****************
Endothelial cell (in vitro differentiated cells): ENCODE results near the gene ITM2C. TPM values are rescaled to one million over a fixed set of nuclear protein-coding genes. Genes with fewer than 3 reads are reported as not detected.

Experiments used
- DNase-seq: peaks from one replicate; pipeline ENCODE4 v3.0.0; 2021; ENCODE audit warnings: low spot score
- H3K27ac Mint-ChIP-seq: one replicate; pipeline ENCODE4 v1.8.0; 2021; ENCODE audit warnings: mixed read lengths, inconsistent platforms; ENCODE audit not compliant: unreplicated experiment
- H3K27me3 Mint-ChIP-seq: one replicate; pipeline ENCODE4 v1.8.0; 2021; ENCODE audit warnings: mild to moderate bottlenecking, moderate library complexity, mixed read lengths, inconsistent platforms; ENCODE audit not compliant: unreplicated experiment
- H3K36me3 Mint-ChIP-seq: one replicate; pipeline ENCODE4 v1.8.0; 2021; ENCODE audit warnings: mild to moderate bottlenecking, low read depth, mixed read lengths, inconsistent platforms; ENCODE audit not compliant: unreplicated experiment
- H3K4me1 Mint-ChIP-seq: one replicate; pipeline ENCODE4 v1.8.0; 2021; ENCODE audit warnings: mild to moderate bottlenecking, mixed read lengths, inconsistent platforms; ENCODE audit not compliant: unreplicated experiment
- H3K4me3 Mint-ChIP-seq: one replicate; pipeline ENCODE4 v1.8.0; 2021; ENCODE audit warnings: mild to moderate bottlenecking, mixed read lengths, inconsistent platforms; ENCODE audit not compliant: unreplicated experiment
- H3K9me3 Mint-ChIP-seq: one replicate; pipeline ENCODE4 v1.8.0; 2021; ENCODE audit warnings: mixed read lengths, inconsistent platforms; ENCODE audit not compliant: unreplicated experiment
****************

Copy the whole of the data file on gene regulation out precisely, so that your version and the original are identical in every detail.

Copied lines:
Endothelial cell (in vitro differentiated cells): ENCODE results near the gene ITM2C. TPM values are rescaled to one million over a fixed set of nuclear protein-coding genes. Genes with fewer than 3 reads are reported as not detected.

Experiments used
- DNase-seq: peaks from one replicate; pipeline ENCODE4 v3.0.0; 2021; ENCODE audit warnings: low spot score
- H3K27ac Mint-ChIP-seq: one replicate; pipeline ENCODE4 v1.8.0; 2021; ENCODE audit warnings: mixed read lengths, inconsistent platforms; ENCODE audit not compliant: unreplicated experiment
- H3K27me3 Mint-ChIP-seq: one replicate; pipeline ENCODE4 v1.8.0; 2021; ENCODE audit warnings: mild to moderate bottlenecking, moderate library complexity, mixed read lengths, inconsistent platforms; ENCODE audit not compliant: unreplicated experiment
- H3K36me3 Mint-ChIP-seq: one replicate; pipeline ENCODE4 v1.8.0; 2021; ENCODE audit warnings: mild to moderate bottlenecking, low read depth, mixed read lengths, inconsistent platforms; ENCODE audit not compliant: unreplicated experiment
- H3K4me1 Mint-ChIP-seq: one replicate; pipeline ENCODE4 v1.8.0; 2021; ENCODE audit warnings: mild to moderate bottlenecking, mixed read lengths, inconsistent platforms; ENCODE audit not compliant: unreplicated experiment
- H3K4me3 Mint-ChIP-seq: one replicate; pipeline ENCODE4 v1.8.0; 2021; ENCODE audit warnings: mild to moderate bottlenecking, mixed read lengths, inconsistent platforms; ENCODE audit not compliant: unreplicated experiment
- H3K9me3 Mint-ChIP-seq: one replicate; pipeline ENCODE4 v1.8.0; 2021; ENCODE audit warnings: mixed read lengths, inconsistent platforms; ENCODE audit not compliant: unreplicated experiment